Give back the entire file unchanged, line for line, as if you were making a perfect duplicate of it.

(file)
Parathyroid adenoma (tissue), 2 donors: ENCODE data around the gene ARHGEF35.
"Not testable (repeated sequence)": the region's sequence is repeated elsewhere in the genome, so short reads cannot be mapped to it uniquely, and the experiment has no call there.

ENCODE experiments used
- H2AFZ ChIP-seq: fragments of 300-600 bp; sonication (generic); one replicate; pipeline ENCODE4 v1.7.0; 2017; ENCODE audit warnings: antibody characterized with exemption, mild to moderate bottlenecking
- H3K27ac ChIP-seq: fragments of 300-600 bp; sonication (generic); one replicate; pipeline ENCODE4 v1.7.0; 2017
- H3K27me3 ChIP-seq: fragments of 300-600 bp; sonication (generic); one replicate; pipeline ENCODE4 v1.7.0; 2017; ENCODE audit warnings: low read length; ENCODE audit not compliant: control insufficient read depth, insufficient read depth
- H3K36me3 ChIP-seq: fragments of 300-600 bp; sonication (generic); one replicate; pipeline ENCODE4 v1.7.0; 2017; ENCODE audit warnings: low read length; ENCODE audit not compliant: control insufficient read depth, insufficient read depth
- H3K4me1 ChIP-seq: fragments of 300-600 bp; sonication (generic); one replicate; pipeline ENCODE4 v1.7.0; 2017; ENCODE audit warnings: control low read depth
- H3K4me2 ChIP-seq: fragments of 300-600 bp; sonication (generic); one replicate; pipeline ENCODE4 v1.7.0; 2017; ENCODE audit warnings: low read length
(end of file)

Parathyroid adenoma (tissue), 2 donors: ENCODE data around the gene ARHGEF35.
"Not testable (repeated sequence)": the region's sequence is repeated elsewhere in the genome, so short reads cannot be mapped to it uniquely, and the experiment has no call there.

ENCODE experiments used
- H2AFZ ChIP-seq: fragments of 300-600 bp; sonication (generic); one replicate; pipeline ENCODE4 v1.7.0; 2017; ENCODE audit warnings: antibody characterized with exemption, mild to moderate bottlenecking
- H3K27ac ChIP-seq: fragments of 300-600 bp; sonication (generic); one replicate; pipeline ENCODE4 v1.7.0; 2017
- H3K27me3 ChIP-seq: fragments of 300-600 bp; sonication (generic); one replicate; pipeline ENCODE4 v1.7.0; 2017; ENCODE audit warnings: low read length; ENCODE audit not compliant: control insufficient read depth, insufficient read depth
- H3K36me3 ChIP-seq: fragments of 300-600 bp; sonication (generic); one replicate; pipeline ENCODE4 v1.7.0; 2017; ENCODE audit warnings: low read length; ENCODE audit not compliant: control insufficient read depth, insufficient read depth
- H3K4me1 ChIP-seq: fragments of 300-600 bp; sonication (generic); one replicate; pipeline ENCODE4 v1.7.0; 2017; ENCODE audit warnings: control low read depth
- H3K4me2 ChIP-seq: fragments of 300-600 bp; sonication (generic); one replicate; pipeline ENCODE4 v1.7.0; 2017; ENCODE audit warnings: low read length